I would like to create my own waveforms based on mathematical functions. Is there a way to use the pencil to paint points and do all this from the API?

I hope so, that would be great but I haven’t found this in the API.

oh yes thanks i was playing with the SampleBuffer after making this post

So if I understand correctly can I create any waveform I want? I mean, what is stopping us from creating an fm synth using this approach? (of course, apart from the math knowledge)

@Xavi There are already some tools that are used to build audio waves. You can create any wave, mono or stereo, defining all its points through the API. You just need to experience how to create a concrete point. From there, do the math with iterations in Lua for all the points that will form the audio wave.

You can look at how other built Lua tools work, to determine the limits of the API and Lua. I’m not talking about seeing the code, but about how the tools work. For example, MUC is a tool that comes with a Wave Builder, to build a wide variety of waves. Understand what can and cannot be done.

From there, the most difficult thing is to understand the Renoise API and apply the math (Fourier or other methods).

To begin with, I recommend that you try to build a basic tool that allows you to manipulate only one point in the plane (by modifying its coordinates (height-volume, width-position-time)). If you know how to “move” one point, you’ll know how to move them all by iterating. From there apply your mathematical formulas to create the waves. You will have 2 surfaces in stereo, right channel and left channel, or one surface in mono, left channel, which will be used for both channels.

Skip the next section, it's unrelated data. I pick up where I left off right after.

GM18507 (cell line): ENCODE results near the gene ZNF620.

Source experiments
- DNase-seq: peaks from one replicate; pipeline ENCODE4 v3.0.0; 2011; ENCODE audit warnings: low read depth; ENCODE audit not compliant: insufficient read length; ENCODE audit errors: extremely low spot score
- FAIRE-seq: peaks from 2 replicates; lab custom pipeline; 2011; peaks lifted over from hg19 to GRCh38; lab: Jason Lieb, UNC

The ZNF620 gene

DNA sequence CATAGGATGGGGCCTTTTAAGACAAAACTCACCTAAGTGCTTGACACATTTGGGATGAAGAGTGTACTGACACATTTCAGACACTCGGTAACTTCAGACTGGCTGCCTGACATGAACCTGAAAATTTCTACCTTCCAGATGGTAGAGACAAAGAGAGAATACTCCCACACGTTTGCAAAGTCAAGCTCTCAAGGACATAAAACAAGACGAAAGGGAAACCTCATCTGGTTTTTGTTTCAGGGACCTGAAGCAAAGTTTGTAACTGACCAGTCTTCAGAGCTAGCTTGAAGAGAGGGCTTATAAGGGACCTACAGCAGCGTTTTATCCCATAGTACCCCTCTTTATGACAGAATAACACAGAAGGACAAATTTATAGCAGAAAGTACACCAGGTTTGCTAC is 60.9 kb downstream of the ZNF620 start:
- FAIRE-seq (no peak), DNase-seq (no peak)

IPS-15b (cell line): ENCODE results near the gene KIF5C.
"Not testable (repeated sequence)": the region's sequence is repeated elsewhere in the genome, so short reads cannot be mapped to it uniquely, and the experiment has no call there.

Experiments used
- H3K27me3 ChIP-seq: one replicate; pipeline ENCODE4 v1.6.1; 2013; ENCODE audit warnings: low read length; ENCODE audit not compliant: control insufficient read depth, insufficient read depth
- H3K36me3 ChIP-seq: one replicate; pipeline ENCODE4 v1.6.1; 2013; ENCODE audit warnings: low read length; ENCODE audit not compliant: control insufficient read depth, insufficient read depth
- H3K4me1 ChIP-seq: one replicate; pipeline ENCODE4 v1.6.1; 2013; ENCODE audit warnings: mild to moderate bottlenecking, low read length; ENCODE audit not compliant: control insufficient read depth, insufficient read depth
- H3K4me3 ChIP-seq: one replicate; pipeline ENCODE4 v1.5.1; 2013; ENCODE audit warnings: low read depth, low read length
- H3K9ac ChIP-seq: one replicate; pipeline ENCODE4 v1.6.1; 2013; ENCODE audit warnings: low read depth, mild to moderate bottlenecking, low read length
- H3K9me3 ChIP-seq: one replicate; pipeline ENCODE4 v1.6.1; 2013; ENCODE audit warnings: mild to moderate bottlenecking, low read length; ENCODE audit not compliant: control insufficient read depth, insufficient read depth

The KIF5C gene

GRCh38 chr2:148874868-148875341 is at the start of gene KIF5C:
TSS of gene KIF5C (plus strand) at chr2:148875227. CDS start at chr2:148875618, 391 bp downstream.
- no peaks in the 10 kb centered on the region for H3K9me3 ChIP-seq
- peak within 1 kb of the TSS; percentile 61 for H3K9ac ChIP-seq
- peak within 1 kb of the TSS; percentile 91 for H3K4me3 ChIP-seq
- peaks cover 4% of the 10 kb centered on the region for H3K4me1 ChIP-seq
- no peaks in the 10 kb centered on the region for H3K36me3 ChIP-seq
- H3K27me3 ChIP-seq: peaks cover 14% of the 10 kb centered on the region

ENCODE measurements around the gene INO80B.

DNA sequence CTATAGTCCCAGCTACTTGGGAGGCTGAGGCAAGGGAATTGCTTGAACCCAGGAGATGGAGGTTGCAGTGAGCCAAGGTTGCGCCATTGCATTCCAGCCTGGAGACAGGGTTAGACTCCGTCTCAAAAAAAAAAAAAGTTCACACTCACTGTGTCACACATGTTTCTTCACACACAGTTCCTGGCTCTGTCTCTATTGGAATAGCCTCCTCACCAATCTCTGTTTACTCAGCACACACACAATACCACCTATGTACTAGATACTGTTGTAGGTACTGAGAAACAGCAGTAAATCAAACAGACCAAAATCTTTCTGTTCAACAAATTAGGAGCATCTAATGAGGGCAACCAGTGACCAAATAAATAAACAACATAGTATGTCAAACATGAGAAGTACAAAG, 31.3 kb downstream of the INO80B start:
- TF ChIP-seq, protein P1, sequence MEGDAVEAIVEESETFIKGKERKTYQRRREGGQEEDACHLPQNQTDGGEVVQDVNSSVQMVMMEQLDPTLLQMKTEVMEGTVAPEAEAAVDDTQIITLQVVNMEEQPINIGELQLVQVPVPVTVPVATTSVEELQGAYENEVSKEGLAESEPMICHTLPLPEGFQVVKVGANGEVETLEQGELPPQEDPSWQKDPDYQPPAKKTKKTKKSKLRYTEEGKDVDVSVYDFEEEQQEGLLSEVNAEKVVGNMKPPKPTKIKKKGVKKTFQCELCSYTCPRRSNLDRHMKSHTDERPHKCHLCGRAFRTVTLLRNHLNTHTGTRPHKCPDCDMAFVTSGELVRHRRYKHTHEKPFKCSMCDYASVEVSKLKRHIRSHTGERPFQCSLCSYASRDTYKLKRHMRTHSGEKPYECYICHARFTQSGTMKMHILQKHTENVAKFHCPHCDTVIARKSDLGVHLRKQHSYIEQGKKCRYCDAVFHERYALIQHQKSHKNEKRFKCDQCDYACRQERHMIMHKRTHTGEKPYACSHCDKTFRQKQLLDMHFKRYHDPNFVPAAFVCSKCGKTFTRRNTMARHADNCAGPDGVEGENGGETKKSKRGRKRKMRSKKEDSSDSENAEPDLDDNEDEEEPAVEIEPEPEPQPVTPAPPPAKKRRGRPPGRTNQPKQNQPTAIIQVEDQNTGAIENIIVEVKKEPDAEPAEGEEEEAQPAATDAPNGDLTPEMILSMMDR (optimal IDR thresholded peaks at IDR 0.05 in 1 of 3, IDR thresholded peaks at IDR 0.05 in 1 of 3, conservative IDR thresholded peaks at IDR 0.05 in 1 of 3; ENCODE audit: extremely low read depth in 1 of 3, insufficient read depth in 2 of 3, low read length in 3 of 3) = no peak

The guide is clear. Learn Lua, learn the API (how the points of an audio waveform are defined in the Renoise sampler), and then apply the math to plot different points, understanding start and end limits.

One last tip. Never copy code from another programmer. This will help you improve/learn and avoid mistakes. It is always advisable to write it out in full yourself. But you can experiment with third-party code if they give you permission, as long as you fully understand the code used. In other words, never use code that you don’t understand, because you will lose control. On the other hand, trial and error is common to test these things.

Applying the mathematics with Fourier formulas together with the API is not an easy task. There you will see the biggest complications.

First of all sorry for the late reply, I have been busy with work the last few weeks.

Thanks for the tips. I’ve been practicing a bit with the API. I was able to generate a sinewave and change frequencies. I did a bit of additive synthesis too and also read a bit about fm synths and from what I understood, that synthesis can be achieved by adding sinewaves (and other types) to the phase of a sinewave. So that’s what I did. Is it that simple or is there something I don’t understand?

From that I have been thinking of creating a tool that allows us to decompose waveforms into Fourier series… I would like to analyze different instruments (such as guitars) to see if there is any formula to make a guitar with pure code for example hehe